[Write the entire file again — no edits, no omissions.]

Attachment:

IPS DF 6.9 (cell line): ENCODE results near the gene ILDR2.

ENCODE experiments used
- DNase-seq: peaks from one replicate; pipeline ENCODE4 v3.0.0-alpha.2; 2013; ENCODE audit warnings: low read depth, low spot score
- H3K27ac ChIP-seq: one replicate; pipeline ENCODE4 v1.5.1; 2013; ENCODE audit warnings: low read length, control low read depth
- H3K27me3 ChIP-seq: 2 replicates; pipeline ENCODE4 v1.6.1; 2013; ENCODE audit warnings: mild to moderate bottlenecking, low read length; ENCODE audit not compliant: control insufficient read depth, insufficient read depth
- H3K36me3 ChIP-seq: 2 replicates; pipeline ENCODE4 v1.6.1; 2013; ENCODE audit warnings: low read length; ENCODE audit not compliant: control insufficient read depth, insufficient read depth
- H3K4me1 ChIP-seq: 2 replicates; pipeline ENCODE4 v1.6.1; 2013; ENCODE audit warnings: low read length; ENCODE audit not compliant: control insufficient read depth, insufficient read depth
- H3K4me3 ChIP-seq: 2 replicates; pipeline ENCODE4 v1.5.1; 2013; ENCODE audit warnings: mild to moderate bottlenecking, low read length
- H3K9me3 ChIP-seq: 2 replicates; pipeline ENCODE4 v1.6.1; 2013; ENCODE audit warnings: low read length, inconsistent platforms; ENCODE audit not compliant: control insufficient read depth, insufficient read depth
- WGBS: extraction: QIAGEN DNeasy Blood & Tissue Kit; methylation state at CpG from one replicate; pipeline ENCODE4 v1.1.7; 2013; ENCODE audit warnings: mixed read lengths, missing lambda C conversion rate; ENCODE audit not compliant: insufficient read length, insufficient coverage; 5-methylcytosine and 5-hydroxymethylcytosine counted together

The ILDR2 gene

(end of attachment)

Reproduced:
IPS DF 6.9 (cell line): ENCODE results near the gene ILDR2.

ENCODE experiments used
- DNase-seq: peaks from one replicate; pipeline ENCODE4 v3.0.0-alpha.2; 2013; ENCODE audit warnings: low read depth, low spot score
- H3K27ac ChIP-seq: one replicate; pipeline ENCODE4 v1.5.1; 2013; ENCODE audit warnings: low read length, control low read depth
- H3K27me3 ChIP-seq: 2 replicates; pipeline ENCODE4 v1.6.1; 2013; ENCODE audit warnings: mild to moderate bottlenecking, low read length; ENCODE audit not compliant: control insufficient read depth, insufficient read depth
- H3K36me3 ChIP-seq: 2 replicates; pipeline ENCODE4 v1.6.1; 2013; ENCODE audit warnings: low read length; ENCODE audit not compliant: control insufficient read depth, insufficient read depth
- H3K4me1 ChIP-seq: 2 replicates; pipeline ENCODE4 v1.6.1; 2013; ENCODE audit warnings: low read length; ENCODE audit not compliant: control insufficient read depth, insufficient read depth
- H3K4me3 ChIP-seq: 2 replicates; pipeline ENCODE4 v1.5.1; 2013; ENCODE audit warnings: mild to moderate bottlenecking, low read length
- H3K9me3 ChIP-seq: 2 replicates; pipeline ENCODE4 v1.6.1; 2013; ENCODE audit warnings: low read length, inconsistent platforms; ENCODE audit not compliant: control insufficient read depth, insufficient read depth
- WGBS: extraction: QIAGEN DNeasy Blood & Tissue Kit; methylation state at CpG from one replicate; pipeline ENCODE4 v1.1.7; 2013; ENCODE audit warnings: mixed read lengths, missing lambda C conversion rate; ENCODE audit not compliant: insufficient read length, insufficient coverage; 5-methylcytosine and 5-hydroxymethylcytosine counted together

The ILDR2 gene